Noelle, who once held the title of Smartest and Most Beautiful Baby in the Universe (SAMBBITU), has once again displayed the prowess of her genetic heritage, having won second place in the Greater Lehigh Valley Writers Group annual short story contest with a two kiloword story entitled "A Black Crepe Hat, a Short Story on Jack the Ripper's Final Act."  The prize carries with it a cash emolument, and is the third such contest she has won.  She follows in the footsteps of her mother, who won the Andalusia prize twice, and her grandfather, who has sold a few science fiction stories here and there; as well as her great-uncle, author of two true-crime books. 

4th Annual GLVWG
Short Story Contest Winners:

1st place - Carl Wandersee (Phillipsburg High School) for his short story "The Book"
2nd place - Noelle Flynn (Easton High School)  for her short story "A Black Crepe Hat"
3rd place - Rachel Schnalzer (Southern Lehigh High School) for her short story "The Makeover"

Monday, March 15, 2010

Baby Talk

I will try to transcribe this as I heard it.  Adam (aged 4) is telling us about his imaginary girl friends. 

My first girl friend is Elizabeth and my second one is Nito.  [He holds up fingers to indicate the number, in case we are confused on this point.]  Your brain is like a map.  You can see pictures and talk to people, and kiss them.  Nito is talking to me now. 

[His sister asks him if he means "in his thoughts".] 

No, these are visions.  Thoughts are... [Hesitation]  Thoughts are in the bone.  [He points to his arm, where there is presumably a bone.] 

[Well, it makes as much sense as most theories of the mind.]   

I'm not a real baby.  I'm a fake baby.  I'm four years old.  A baby is one years.  Or a little bit more.  All big boys are like four year olds. 

[I can't say he's too far wrong on that last point.]

All the words are pronounced and the sentences are correct, but which planet he is from is so far unrevealed.

If Rock and Roll Were a Subway

The lines would look like this:

You will likely get a better image at the original site.

Thursday, March 11, 2010

How Do You Know

When there is an Olympic Hockey Match in Canada? 

Simple: track water usage.

The green line is the day before.  The blue line is the day of the Hockey Gold Medal game.  The timing is exquisite.

Saturday, March 6, 2010

The Passing of the Modern Ages

The Age of Representation

This is one mark the passing of the Modern Ages, which were ages of representation in the arts.  You can see it in painting, sculpture, writing.  The goal of the Renaissance, Age of Reason, Victorian Age and all was to represent the world "als es wirklich war" (as it truly was).  The words are Ranke's and refer to historiography, but look at Dürer's watercolor of a Young Hare, in which every hair [pun intended] is drawn in. 
Likewise, the novel was called "novel" because it tried to do in writing what Dürer and others were doing in painting.  Hence, the appeal to all five senses, the dipping into different points of view, the vivid descriptions of the landscape and humanscape, the multitude of characters each motivated by his or her reasons.  People were supposed to read a "novel" and say, "Yes, that is true to life."  I've been there; I've known people like that. 

It was part and parcel of the Scientific Age, in which all truth was objective and experienced from without.  The Renaissance, or Enlightened, or Victorian reader did not "identify" with any of the characters, but rather "observed" them objectively.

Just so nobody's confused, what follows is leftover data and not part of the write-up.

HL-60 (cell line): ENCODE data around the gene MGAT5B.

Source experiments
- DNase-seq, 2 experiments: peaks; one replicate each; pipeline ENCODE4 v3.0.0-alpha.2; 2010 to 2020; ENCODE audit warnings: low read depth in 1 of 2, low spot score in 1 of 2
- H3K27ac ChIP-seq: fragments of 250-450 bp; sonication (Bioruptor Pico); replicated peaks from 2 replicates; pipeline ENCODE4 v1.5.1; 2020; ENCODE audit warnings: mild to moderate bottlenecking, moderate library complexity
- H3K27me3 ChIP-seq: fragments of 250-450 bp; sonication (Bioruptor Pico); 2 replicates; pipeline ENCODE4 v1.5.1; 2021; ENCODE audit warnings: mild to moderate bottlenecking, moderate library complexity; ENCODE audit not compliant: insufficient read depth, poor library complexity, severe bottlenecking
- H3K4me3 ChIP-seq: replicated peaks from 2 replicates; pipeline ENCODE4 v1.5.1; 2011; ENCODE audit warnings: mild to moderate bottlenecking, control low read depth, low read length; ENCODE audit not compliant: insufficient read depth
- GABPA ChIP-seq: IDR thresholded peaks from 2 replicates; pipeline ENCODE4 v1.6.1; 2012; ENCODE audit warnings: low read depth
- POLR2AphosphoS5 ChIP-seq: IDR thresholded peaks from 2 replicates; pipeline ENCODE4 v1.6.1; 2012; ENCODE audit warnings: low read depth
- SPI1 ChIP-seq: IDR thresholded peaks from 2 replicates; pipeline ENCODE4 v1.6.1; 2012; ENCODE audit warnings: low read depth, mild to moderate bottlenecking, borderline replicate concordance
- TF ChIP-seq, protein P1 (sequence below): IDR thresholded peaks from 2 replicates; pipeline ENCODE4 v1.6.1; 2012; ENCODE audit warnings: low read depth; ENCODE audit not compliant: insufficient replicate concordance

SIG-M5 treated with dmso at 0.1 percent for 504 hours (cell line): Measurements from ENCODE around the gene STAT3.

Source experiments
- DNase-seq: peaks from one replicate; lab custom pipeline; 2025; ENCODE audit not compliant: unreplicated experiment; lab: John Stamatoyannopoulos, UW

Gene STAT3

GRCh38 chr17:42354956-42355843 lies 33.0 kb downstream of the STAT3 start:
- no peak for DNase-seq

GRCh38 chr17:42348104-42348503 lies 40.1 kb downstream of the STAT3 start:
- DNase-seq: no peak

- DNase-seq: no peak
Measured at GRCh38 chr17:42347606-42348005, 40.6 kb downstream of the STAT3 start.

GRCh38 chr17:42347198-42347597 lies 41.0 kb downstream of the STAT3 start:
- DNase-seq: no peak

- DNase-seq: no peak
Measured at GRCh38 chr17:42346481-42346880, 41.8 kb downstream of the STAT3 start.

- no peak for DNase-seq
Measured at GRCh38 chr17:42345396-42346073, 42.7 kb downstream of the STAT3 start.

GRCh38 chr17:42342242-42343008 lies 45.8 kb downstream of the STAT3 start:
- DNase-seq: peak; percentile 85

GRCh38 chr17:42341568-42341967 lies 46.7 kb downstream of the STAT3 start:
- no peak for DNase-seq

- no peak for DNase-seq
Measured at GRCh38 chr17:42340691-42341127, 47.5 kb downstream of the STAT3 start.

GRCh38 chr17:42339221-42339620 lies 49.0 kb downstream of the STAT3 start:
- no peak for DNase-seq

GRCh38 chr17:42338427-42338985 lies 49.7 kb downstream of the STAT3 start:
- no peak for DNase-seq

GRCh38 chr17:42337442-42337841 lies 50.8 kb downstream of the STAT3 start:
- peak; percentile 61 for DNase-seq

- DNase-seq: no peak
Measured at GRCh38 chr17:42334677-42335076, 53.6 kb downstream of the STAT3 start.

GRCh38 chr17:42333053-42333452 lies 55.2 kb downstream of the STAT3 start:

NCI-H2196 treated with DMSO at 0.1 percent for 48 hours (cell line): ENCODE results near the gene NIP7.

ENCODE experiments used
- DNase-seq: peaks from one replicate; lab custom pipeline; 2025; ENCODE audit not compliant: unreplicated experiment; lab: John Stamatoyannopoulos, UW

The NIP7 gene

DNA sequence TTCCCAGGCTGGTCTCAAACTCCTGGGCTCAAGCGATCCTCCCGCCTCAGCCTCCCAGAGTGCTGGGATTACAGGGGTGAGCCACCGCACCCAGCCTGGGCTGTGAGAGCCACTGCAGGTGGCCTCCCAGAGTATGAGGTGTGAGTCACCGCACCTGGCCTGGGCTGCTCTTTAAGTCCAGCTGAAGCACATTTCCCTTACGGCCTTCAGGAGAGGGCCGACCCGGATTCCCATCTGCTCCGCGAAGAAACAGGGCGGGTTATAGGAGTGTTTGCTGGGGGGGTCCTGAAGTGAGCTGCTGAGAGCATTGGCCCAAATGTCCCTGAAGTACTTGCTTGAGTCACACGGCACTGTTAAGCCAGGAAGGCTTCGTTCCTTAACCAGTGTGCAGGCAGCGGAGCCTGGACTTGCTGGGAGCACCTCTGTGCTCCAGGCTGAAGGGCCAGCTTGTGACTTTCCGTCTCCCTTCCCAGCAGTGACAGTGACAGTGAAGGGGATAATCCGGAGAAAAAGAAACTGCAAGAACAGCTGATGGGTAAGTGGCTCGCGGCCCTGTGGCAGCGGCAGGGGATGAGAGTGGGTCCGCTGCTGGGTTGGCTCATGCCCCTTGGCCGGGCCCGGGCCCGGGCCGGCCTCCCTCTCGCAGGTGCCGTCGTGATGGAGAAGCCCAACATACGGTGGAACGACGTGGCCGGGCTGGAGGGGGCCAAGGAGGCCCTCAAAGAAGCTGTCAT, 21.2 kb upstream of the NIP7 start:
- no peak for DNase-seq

The Post-Modern Ages, which began about a hundred years ago, or even earlier in the arts, began to replace objectivity and description with subjectivity and impression.  So, impressionism, and the mis-named "modern" art.  Nude Descending a Staircase is not a painting of a nude or a stairecase, which would be objective; but it is a painting of "descent," a subjective impression. 

As visual arts became sketchier and more impressionistic, the written arts became interior and minimalist.  One rarely sees the universal, omniscient narrator any more; one expects to ride the "novel" inside one of the character's heads.  One we can "identify" with.  Perhaps more than one character; but if you populate your book like Tolstoy or Dickens, the post-modern reader will complain that his head hurts and he can't keep the characters straight. 

Thursday, March 4, 2010

The Clapping Hands of God

StarShipSofa podcast has put up my story "The Clapping Hands Of God."  You can listen to the story here. The intro for the story starts around the one hr mark.  I've been told that the story has be very well received. with many many emails regarding the story, some stating this has been the best show of StarShipSofa's life. The narration is by a guy called Mike Boris.

OK, This is Kool

h/t Mark Shea

Contra originalis

An alert reader writes me to point out an essay Out There in the Blogosphere:
> I'd be interested to see your reaction to this:
> http://www.infiniteinjury.org/blog/2010/02/25/reading-originals/
> Summary: "[I]n all those disciplines where we have reliable quantatative [sic] measurements of progress (with the obvious exception of history) returning to the original works of past great thinkers is decidedly unhelpful. Therefore at the very least anyone who wishes to claim that reading past great thinkers in the original (be it Plato, Keynes, Aristotle or whomever) has a substantial argumentative burden to meet and until they do the assumption should be against spending time doing so."

Now, one's first reaction is to say, "I think I'll wait and read a commentator on this rather than the original essay.  That is, I will read what someone says he wrote, rather than what he actually did write. 


There are some obvious problems with this approach which might give even Mr. Gerdes pause. 

Tuesday, March 2, 2010

Science Marches On!

Quite dramatically so, in this illo from Popular Mechanics (Jan, 1952)
(h/t: paleofuture)

Back in the Modern Ages, when everyone believed in Progress-with-a-capital-P. 

And the audience for SF comprised those for whom such pictures caused a swelling of the heart and a tear of joy in the eye.  Notice that there are only two human figures in the entire panorama. 

Not shown are burking fresh cadavers for anatomists, the eugenics movement, poison gas, the Tuskegee experiments, the atomic bomb, or tailored plagues. 

But now that the postmoderns have deconstructed the Enlightenment Project, what comes next? 

New Story from Michael F. Flynn

 Greetings All.    Mike (Dad) has a new story in the July/August edition of Analog . I know Analog is available on Kindle store and Analog ...